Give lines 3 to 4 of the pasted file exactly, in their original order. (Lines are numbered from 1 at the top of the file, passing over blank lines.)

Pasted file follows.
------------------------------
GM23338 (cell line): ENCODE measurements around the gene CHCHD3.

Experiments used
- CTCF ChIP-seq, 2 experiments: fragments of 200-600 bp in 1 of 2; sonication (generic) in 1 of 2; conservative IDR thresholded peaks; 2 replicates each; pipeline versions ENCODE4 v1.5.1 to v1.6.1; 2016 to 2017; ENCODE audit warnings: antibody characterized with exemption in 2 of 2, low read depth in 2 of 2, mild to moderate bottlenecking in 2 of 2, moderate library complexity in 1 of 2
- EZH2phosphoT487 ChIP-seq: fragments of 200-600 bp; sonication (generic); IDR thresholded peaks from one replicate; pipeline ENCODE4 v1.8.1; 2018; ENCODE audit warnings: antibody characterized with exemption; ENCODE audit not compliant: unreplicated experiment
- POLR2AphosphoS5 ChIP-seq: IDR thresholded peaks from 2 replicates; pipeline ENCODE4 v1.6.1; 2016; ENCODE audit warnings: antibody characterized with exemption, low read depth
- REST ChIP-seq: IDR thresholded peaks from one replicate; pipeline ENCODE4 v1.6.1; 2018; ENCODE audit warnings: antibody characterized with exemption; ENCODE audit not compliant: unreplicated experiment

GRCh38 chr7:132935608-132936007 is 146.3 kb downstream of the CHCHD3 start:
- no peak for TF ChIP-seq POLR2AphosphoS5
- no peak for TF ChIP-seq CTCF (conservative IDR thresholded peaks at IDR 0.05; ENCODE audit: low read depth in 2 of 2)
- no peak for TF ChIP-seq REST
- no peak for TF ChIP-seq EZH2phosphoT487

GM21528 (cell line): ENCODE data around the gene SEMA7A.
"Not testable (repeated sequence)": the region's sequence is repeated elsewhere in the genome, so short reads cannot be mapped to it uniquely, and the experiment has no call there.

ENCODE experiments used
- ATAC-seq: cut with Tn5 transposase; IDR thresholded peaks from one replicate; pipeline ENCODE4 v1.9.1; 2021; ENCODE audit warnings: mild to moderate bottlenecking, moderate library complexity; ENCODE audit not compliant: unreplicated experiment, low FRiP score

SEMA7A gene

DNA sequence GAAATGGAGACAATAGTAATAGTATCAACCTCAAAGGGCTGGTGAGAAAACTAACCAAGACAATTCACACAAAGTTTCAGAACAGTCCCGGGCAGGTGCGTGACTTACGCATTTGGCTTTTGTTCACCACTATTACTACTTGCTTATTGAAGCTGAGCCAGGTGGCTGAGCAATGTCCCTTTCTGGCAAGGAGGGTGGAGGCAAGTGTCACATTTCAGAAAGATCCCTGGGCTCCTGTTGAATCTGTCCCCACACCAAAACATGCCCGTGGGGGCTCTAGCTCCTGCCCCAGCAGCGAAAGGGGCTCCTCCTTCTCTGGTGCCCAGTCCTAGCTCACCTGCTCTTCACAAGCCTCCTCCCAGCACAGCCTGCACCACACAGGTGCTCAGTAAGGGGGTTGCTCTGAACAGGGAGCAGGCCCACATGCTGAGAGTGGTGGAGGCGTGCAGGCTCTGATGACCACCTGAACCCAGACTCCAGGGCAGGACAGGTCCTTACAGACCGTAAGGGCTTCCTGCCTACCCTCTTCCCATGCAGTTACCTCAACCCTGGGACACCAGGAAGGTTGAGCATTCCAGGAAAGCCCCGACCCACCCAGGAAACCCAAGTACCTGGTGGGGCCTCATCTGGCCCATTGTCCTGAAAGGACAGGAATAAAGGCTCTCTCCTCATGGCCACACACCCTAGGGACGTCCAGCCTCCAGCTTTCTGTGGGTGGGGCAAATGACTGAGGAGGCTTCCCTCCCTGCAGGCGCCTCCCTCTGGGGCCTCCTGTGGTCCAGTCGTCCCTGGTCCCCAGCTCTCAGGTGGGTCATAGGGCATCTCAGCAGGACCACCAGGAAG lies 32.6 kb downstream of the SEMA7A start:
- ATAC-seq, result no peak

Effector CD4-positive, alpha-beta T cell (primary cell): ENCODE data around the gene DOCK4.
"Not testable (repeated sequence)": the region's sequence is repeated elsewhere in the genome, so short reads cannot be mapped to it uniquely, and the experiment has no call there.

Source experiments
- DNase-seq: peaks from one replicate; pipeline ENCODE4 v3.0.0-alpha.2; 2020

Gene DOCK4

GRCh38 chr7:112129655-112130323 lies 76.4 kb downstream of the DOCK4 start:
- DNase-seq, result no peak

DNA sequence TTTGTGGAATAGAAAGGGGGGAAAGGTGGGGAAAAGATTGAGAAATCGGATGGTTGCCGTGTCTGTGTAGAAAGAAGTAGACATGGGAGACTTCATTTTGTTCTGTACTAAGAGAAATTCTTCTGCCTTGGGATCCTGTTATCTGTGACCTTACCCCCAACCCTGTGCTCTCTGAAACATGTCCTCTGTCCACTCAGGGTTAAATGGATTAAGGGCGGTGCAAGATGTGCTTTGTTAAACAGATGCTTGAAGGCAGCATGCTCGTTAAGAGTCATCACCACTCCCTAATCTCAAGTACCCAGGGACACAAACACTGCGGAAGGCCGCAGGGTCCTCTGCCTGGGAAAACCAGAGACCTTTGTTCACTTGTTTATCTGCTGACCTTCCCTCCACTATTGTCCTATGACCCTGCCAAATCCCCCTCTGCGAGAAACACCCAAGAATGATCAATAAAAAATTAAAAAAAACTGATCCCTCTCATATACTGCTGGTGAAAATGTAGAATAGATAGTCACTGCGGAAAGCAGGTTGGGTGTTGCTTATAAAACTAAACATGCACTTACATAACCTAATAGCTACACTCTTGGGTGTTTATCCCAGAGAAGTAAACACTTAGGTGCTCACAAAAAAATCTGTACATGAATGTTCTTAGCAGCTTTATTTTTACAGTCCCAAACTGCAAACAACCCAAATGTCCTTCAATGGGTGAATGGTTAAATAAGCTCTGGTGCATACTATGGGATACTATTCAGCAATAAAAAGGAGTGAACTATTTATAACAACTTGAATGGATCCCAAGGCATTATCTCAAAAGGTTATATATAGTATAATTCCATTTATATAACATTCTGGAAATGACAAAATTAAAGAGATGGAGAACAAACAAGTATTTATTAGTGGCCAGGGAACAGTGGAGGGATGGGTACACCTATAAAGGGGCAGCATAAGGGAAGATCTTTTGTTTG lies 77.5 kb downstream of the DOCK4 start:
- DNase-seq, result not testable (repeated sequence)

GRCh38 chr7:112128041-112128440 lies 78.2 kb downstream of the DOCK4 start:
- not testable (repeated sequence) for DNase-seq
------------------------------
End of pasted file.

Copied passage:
- CTCF ChIP-seq, 2 experiments: fragments of 200-600 bp in 1 of 2; sonication (generic) in 1 of 2; conservative IDR thresholded peaks; 2 replicates each; pipeline versions ENCODE4 v1.5.1 to v1.6.1; 2016 to 2017; ENCODE audit warnings: antibody characterized with exemption in 2 of 2, low read depth in 2 of 2, mild to moderate bottlenecking in 2 of 2, moderate library complexity in 1 of 2
- EZH2phosphoT487 ChIP-seq: fragments of 200-600 bp; sonication (generic); IDR thresholded peaks from one replicate; pipeline ENCODE4 v1.8.1; 2018; ENCODE audit warnings: antibody characterized with exemption; ENCODE audit not compliant: unreplicated experiment